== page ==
Regarding smiles of different motivations and functions, it is important to note that primates also expose their upper teeth when widely opening their mouths (e.g., silent-bared teeth displays and open-mouth threat faces) in contexts outside of play, namely in reconciliation, appeasement, affiliation, copulation and agonistic contexts (see Andrew, 1963; van Hooff, 1972; Weigel, 1979; Redican, 1982; Preuschoft, 1992; Liebal et al., 2004, 2006; Waller and Dunbar, 2005). As already mentioned in Jan van Hooff's (1972) important work on smile evolution, the silent bared-teeth displays show interesting similarities with open-mouth faces of play. More recently, FACS-based studies revealed that monkeys as well as apes may activate the same facial muscles across the two displays, although they seem to differ in their overall facial configurations (Parr and Waller, 2006; Parr et al., 2007; Davila-Ross et al., 2015; Waller et al., 2015; Clark et al., 2020) and perhaps in the motion pattern of muscle units, with the open-mouth faces of play showing the more dynamic pattern. Furthermore, these displays seem to instigate affiliative behaviors among interacting conspecifics across the behavioral contexts (Preuschoft, 1992; Bout and Thierry, 2005; Waller and Dunbar, 2005; de Marco and Visalberghi, 2007; Davila-Ross et al., 2011; Mancini et al., 2013).

Therefore, the possibility that open-mouth faces of play and silent bared-teeth displays are variants of each other should not be ignored, which means that the latter display might after all have had a role in smile evolution. In such case, however, its phylogenetic pathway would have been notably different from how it was presented in the Emancipation Hypothesis (see van Hooff, 1972; Preuschoft and van Hooff, 1995). Based on the data currently available, it is plausible that primordial forms of both open-mouth faces of play and silent bared-teeth displays emancipated in function, flexibly crossing behavioral contexts prior to the origin of hominids. This is further supported by data on the flexible use of primate facial expressions (Preuschoft, 1992; Waller and Dunbar, 2005; Davila-Ross et al., 2015; Scheider et al., 2016). An alternative explanation is that open-mouth faces of play are not related with silent bared-teeth displays, in which case the precursor of smiles of positive affect must have been used more freely across contexts after the last common ancestor of apes and humans existed, like laughter, to become a pervasive tool of human communication (see Owren and Bachorowski, 2003). More research is needed to test these two possible explanations. Both explanations, however, contrast with the Emancipation Hypothesis (van Hooff, 1972), where it was argued that fear-related displays emancipated in function closer toward human evolution.

In sum, the Complexity and Continuity Hypothesis of this work presents an evolutionary reconstruction of laughter and smiles of positive affect that reveals phylogenetic continuity. As evolution conserves hard-wired behavioral traits and their underlying processes rather than abolishes and rebuilds them, human laughter and smiles of positive affect must have evolved within the context of play in ancestral species. The Complexity and Continuity Hypothesis further states that their primordial displays must have already been complex in form and function ~10–16 million years ago and further changed over time via categorically different phylogenetic pathways to become characteristic, effective and pervasive behaviors of everyday human social interactions.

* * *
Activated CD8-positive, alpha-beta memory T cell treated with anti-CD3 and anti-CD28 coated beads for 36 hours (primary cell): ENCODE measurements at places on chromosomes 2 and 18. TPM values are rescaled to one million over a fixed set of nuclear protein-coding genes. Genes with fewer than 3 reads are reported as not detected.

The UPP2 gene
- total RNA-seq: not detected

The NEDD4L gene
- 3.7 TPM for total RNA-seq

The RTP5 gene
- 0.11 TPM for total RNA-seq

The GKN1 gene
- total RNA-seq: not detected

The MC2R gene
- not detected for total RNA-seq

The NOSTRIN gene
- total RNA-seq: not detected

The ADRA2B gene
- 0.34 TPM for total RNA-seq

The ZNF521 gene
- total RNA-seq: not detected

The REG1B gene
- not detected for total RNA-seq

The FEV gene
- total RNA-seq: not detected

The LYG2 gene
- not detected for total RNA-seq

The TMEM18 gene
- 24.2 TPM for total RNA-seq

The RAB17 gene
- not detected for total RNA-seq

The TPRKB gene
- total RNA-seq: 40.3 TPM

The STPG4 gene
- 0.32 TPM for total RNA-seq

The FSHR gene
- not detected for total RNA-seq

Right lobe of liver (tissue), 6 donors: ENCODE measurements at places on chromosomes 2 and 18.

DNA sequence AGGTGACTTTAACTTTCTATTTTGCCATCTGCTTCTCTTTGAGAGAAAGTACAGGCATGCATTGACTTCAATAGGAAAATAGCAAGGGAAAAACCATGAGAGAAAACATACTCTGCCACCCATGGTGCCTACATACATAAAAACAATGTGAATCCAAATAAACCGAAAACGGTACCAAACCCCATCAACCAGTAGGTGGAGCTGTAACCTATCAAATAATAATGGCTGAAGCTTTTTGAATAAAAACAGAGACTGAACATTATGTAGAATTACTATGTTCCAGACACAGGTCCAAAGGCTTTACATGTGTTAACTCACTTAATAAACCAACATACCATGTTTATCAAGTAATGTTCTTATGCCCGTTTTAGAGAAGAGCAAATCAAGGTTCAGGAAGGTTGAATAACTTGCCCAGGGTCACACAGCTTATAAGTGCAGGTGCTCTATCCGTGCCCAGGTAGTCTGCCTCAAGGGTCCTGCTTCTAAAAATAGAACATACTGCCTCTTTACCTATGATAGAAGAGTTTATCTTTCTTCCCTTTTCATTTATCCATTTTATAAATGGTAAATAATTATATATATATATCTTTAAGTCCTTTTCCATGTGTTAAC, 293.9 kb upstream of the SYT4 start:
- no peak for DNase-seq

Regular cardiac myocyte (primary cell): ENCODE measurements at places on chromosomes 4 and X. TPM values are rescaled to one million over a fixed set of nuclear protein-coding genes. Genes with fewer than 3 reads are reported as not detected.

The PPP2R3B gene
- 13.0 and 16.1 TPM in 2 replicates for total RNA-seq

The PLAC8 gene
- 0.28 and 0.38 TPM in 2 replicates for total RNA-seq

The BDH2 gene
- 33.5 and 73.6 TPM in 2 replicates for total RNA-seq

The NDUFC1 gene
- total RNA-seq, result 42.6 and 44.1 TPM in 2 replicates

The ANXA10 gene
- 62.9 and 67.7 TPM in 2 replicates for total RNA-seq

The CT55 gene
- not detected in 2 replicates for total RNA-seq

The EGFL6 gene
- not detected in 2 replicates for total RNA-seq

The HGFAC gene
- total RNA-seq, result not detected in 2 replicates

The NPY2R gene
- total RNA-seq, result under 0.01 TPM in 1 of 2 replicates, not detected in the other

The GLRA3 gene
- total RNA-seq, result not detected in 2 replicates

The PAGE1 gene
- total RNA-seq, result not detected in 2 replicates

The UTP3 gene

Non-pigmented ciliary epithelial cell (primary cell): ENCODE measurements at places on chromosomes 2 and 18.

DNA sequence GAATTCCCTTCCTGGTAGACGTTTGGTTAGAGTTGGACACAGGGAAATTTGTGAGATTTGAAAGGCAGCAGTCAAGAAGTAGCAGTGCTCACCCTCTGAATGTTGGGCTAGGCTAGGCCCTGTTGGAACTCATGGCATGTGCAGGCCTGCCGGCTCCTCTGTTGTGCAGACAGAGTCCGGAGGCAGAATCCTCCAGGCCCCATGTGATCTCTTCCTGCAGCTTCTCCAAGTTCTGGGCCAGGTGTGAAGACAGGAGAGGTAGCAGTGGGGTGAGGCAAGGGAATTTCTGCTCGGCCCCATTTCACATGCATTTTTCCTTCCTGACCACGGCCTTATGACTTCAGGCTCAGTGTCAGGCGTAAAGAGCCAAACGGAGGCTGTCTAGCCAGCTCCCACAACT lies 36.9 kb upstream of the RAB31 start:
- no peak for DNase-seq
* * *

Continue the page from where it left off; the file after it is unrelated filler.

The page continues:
Data Availability Statement

The original contributions presented in the study are included in the article/Supplementary Material, further inquiries can be directed to the corresponding authors.

Ethics Statement

Written informed consent was obtained from the individual(s) for the publication of any potentially identifiable images or data included in this article.

Author Contributions

MD-R and GD contributed to the write up. All authors contributed to the article and approved the submitted version.

Funding

The Royal Society Research Grant (RG140282) and Leakey Foundation Research Grant supported projects on laughter by MD-R. GD acknowledged the support received from the Agence Nationale de la Recherche of the French government through the program Investissements d'Avenir (16-IDEX-0001 CAP 20-25).

Conflict of Interest

The authors declare that the research was conducted in the absence of any commercial or financial relationships that could be construed as a potential conflict of interest.

Acknowledgments

We were thankful for very interesting previous discussions on the evolution of laughter and smiles with Elke Zimmermann, Michael Owren, Kim Bard, and Jan van Hooff.

Supplementary Material

The Supplementary Material for this article can be found online at: https://www.frontiersin.org/articles/10.3389/fpsyg.2021.648497/full#supplementary-material

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Keywords: laughter, smiles, laughing faces, open-mouth faces, evolution, principle of maximum parsimony

Citation: Davila-Ross M and Dezecache G (2021) The Complexity and Phylogenetic Continuity of Laughter and Smiles in Hominids. Front. Psychol. 12:648497. doi: 10.3389/fpsyg.2021.648497

Received: 31 December 2020; Accepted: 06 May 2021;
Published: 03 June 2021.

Edited by:

Irene M. Pepperberg, Harvard University, United States

Reviewed by:

Nathalie Gontier, University of Lisbon, Portugal
Katja Liebal, Leipzig University, Germany

Copyright © 2021 Davila-Ross and Dezecache. This is an open-access article distributed under the terms of the Creative Commons Attribution License (CC BY). The use, distribution or reproduction in other forums is permitted, provided the original author(s) and the copyright owner(s) are credited and that the original publication in this journal is cited, in accordance with accepted academic practice. No use, distribution or reproduction is permitted which does not comply with these terms.

*Correspondence: Marina Davila-Ross, marina.davila-ross@port.ac.uk

ORCID: Marina Davila-Ross orcid.org/0000-0002-5768-0217
Guillaume Dezecache orcid.org/0000-0002-9366-6287